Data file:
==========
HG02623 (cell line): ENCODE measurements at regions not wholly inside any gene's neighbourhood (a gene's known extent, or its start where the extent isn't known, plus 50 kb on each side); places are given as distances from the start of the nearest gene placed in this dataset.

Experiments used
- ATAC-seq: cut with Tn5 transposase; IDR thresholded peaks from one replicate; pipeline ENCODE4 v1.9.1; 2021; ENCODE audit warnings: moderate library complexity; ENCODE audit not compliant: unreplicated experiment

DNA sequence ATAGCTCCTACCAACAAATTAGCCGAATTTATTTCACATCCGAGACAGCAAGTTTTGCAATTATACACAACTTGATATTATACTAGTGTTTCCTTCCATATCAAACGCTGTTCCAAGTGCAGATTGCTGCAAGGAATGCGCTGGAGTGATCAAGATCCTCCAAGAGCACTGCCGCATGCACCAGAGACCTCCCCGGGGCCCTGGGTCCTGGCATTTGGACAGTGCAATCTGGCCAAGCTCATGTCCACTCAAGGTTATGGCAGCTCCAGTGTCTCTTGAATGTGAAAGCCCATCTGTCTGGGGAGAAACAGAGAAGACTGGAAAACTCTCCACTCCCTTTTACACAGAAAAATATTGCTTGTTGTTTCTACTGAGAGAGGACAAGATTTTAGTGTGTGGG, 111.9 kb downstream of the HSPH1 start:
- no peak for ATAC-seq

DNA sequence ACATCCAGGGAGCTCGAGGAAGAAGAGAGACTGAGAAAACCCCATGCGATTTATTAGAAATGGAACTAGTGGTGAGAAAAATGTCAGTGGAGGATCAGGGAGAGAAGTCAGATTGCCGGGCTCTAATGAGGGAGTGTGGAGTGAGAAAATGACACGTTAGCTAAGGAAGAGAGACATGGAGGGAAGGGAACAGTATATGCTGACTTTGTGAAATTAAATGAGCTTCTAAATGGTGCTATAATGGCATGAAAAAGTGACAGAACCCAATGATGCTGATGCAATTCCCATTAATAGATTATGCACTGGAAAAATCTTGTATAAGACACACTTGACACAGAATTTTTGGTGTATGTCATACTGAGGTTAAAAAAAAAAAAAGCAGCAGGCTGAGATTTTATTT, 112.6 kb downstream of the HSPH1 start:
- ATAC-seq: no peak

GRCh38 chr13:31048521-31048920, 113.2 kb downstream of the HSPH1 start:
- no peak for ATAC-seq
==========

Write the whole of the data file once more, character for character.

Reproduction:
HG02623 (cell line): ENCODE measurements at regions not wholly inside any gene's neighbourhood (a gene's known extent, or its start where the extent isn't known, plus 50 kb on each side); places are given as distances from the start of the nearest gene placed in this dataset.

Experiments used
- ATAC-seq: cut with Tn5 transposase; IDR thresholded peaks from one replicate; pipeline ENCODE4 v1.9.1; 2021; ENCODE audit warnings: moderate library complexity; ENCODE audit not compliant: unreplicated experiment

DNA sequence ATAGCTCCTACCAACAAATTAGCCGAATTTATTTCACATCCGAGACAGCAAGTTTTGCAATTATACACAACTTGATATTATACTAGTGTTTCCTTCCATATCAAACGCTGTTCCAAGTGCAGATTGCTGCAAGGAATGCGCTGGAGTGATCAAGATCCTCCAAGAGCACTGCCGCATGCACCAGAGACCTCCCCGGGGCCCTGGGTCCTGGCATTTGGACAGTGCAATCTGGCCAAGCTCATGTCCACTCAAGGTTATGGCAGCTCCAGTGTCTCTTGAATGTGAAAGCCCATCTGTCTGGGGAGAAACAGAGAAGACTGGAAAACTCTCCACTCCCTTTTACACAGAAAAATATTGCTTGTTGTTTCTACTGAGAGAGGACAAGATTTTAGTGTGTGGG, 111.9 kb downstream of the HSPH1 start:
- no peak for ATAC-seq

DNA sequence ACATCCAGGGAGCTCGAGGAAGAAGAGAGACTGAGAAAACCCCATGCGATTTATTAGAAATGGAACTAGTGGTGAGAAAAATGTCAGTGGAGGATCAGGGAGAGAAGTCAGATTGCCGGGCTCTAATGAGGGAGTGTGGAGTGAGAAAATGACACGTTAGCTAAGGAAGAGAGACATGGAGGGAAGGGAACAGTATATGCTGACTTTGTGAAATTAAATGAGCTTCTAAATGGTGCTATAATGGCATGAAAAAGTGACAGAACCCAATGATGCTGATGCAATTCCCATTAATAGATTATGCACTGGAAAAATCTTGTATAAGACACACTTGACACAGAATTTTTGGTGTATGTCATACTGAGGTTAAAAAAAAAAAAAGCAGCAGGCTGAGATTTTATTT, 112.6 kb downstream of the HSPH1 start:
- ATAC-seq: no peak

GRCh38 chr13:31048521-31048920, 113.2 kb downstream of the HSPH1 start:
- no peak for ATAC-seq